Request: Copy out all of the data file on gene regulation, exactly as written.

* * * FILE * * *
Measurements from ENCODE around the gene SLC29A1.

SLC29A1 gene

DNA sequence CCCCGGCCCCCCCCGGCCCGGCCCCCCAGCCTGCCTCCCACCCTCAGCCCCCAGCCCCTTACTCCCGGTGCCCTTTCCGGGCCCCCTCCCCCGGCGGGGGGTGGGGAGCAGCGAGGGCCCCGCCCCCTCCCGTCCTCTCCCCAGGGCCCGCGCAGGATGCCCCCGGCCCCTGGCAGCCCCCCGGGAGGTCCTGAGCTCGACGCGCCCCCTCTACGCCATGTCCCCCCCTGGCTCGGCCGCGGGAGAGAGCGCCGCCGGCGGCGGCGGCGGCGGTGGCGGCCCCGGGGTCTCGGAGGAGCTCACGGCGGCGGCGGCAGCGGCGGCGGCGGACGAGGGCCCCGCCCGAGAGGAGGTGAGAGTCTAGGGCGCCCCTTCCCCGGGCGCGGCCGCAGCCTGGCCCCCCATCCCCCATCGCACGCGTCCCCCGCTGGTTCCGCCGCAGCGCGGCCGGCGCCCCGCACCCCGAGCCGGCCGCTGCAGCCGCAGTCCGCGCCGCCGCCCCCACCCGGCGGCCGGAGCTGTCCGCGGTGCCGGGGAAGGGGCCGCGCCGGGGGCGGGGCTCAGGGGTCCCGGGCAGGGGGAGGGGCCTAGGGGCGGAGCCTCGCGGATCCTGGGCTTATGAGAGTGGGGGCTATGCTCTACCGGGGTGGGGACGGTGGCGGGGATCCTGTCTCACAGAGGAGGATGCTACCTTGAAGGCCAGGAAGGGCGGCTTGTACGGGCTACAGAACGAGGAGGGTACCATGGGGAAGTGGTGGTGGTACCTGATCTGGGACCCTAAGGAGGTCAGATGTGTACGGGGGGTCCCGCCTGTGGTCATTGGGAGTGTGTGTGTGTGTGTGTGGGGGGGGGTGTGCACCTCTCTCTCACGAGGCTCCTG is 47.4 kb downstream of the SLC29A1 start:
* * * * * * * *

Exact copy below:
Measurements from ENCODE around the gene SLC29A1.

SLC29A1 gene

DNA sequence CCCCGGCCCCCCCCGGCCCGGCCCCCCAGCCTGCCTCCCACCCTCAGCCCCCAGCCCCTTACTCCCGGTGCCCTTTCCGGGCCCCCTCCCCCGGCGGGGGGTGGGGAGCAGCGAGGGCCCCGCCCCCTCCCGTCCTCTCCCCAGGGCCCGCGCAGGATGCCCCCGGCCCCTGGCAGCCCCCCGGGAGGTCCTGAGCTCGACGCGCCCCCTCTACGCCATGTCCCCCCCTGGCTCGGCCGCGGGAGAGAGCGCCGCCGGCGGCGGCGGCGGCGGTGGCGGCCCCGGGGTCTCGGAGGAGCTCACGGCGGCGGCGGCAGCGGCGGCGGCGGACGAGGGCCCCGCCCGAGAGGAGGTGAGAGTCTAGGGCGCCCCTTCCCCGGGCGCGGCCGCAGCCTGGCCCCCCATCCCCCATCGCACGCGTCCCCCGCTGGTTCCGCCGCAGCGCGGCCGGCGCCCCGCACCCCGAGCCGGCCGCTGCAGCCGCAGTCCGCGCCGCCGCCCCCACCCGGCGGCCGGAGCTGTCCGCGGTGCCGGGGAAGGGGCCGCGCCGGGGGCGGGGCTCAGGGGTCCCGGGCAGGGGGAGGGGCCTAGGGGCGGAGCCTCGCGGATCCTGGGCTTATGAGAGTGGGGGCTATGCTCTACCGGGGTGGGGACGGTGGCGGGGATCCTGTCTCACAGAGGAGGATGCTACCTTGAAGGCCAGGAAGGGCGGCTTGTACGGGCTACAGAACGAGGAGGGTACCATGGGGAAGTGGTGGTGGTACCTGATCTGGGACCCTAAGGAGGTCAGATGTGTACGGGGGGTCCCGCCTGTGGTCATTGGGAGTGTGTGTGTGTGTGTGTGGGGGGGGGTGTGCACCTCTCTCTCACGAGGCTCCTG is 47.4 kb downstream of the SLC29A1 start: